Dubbed MS-13’s “Little Devil” and convicted of luring four young men to their deaths at the hands of the brutal gang, the Long Island woman is seeking to have her conviction overturned by claiming the government failed to prove their motive for the grisly murders.
Lawyers for Leniz “Diablita” Escobar argued Thursday prosecutors couldn’t show at trial that their client wanted to boost her standing in the gang — but a federal judge seemed unconvinced.
“The jury can infer a person’s motive,” Judge Joseph Bianco said during a hearing in Cin federal court in Islip, where the 23-year-old’s lawyers voted to have her conviction on murder and racketeering charges overturned.
Jurors at Escobar’s April 2022 trial saw evidence that the then 17-year-old persuaded other members of the MS-13 crew to carry out the killings by showing them pictures on social media of the victims saying they were ” taunted” by throwing gang signs.
Escobar, who used the name “Diablita” or “little devil” on social media, then smiled as members of the MS-13 gang hacked the four men to death with machetes – and even her during the April 11 attacks, ” licked the blood from his lips”. , massacre 2017, testified a witness.
However, Escobar’s attorneys argued that the jury “did not have authority” to conclude that prosecutors had reasonable motive in convicting her of violating the federal Violent Crimes in Support of Racketeering (VICAR) statute .
“They just assumed the motive was to increase their position in MS-13,” Escobar attorney Jesse Siegel said of the jury.
Bianco, who led Escobar’s trial, said the “lack of direct evidence” of the motives did not mean the government failed to prove why it lured the men to their deaths.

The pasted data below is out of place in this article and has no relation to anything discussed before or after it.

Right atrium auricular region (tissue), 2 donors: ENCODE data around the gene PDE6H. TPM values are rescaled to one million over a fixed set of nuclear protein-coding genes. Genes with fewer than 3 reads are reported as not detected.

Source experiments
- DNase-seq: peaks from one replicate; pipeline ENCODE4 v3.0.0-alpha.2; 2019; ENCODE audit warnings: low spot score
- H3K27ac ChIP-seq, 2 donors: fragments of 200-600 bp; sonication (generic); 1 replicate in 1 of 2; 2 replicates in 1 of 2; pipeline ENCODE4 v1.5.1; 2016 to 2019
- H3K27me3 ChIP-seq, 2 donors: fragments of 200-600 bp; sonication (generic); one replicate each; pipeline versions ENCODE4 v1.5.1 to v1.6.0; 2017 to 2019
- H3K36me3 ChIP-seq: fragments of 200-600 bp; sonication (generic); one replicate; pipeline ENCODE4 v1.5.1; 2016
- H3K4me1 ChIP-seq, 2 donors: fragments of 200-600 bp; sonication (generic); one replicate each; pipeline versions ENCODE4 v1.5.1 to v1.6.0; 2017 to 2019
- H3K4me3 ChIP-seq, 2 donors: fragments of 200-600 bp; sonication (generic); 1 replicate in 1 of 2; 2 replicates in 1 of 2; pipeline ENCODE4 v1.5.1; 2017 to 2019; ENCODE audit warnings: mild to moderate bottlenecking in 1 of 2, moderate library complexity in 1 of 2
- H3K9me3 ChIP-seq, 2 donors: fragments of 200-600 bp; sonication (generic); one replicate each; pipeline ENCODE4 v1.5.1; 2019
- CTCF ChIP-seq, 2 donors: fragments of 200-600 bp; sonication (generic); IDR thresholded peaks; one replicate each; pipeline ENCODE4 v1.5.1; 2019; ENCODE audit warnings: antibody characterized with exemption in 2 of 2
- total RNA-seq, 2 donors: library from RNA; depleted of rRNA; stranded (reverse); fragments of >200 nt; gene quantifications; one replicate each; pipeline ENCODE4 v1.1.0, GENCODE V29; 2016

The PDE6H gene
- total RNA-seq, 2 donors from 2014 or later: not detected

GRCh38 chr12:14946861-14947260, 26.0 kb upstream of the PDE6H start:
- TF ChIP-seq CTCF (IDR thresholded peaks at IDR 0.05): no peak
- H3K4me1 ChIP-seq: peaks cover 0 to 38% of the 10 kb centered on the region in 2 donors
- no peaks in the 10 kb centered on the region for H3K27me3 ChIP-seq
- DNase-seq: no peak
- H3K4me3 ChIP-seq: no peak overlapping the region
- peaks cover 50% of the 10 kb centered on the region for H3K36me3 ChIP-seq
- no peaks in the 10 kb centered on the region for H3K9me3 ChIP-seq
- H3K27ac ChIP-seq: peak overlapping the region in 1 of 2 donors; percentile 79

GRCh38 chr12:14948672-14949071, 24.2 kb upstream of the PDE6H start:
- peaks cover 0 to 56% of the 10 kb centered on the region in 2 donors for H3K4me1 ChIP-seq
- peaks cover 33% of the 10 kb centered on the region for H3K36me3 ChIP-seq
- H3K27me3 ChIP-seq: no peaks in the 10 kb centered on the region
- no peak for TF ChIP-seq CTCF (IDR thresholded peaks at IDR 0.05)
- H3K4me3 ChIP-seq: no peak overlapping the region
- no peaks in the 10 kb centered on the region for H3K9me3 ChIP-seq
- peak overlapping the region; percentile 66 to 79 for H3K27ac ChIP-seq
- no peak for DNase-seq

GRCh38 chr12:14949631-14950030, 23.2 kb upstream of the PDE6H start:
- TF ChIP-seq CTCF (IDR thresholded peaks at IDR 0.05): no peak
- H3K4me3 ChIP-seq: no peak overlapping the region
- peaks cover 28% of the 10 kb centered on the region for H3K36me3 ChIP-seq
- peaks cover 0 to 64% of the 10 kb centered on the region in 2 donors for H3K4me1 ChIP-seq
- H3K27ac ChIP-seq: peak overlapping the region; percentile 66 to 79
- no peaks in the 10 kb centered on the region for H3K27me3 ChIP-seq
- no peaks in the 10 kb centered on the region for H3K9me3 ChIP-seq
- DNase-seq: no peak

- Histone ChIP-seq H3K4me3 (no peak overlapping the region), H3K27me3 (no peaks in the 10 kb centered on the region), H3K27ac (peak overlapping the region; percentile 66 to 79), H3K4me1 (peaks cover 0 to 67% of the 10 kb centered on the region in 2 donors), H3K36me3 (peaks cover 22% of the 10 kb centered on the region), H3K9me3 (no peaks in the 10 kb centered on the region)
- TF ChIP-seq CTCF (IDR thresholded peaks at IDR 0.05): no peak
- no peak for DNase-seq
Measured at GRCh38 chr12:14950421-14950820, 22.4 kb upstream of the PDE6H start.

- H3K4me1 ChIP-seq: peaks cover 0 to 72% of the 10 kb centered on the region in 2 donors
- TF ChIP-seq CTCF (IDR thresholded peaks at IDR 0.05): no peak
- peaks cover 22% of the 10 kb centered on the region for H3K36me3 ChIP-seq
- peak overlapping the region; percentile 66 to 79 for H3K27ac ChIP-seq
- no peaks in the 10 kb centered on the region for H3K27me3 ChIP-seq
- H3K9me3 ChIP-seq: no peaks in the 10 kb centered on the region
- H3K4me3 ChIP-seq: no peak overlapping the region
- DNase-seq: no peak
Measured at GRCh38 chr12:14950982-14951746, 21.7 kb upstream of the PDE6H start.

“Testimony indicated that the motive for the killing was excessive disrespect towards the gang for content posted on Facebook,” the judge said.
“Why can’t the jury conclude that she alerted the gang to the alleged disrespect of telling other members of the gang to do it? [retaliate] because they are hard?”
Escobar’s lawyers also claimed that prosecutors failed to provide evidence that could have aided her defense, including notes from her ex-boyfriend Sergio Vladimir Segovia Pineda, which said that a young woman in a position similar to Escobar’s, also nicknamed “Diablita”, was raped by MS-13 members.
Those notes, Escobar’s other attorney, Keith White, argued, helped persuade the jury that Escobar should not be found guilty of racketeering violent crime charges because her true motivation was fear, not ambition.
Federal Prosecutor Justina Geraci countered that Pineda was not one of the government’s key witnesses and that there was no evidence Escobar even knew about the alleged rape.
“I respectfully say that we could have won this trial without Segovia Pineda,” said Geraci.
Bianco is expected to rule on Escobar’s application at a later date.
Escobar was convicted on April 11, 2022 on charges related to the massacre, in which the victims – who believed they were meeting them to smoke marijuana at a local park – were instead ambushed and hacked to death by the mobsters, what prosecutors dubbed ” terrible” denoted frenzy of violence.”
The mutilated bodies of Miguel Lopez, 20, Justin Llivicura, 16, and Jefferson Villalobos and Jose Tigre, both 18, were left in a pool of blood and found nearby the next day.
The fifth intended victim, Elmer Alexander Arteaga Ruiz, now 22, ran for his life and managed to escape – before testifying against Escobar in court.
MS-13, a notoriously brutal gang also known as La Mara Salvatrucha, was formed by Central American immigrants in Los Angeles in the 1980s. Since then, its reach has expanded around the world – including a large presence on Long Island.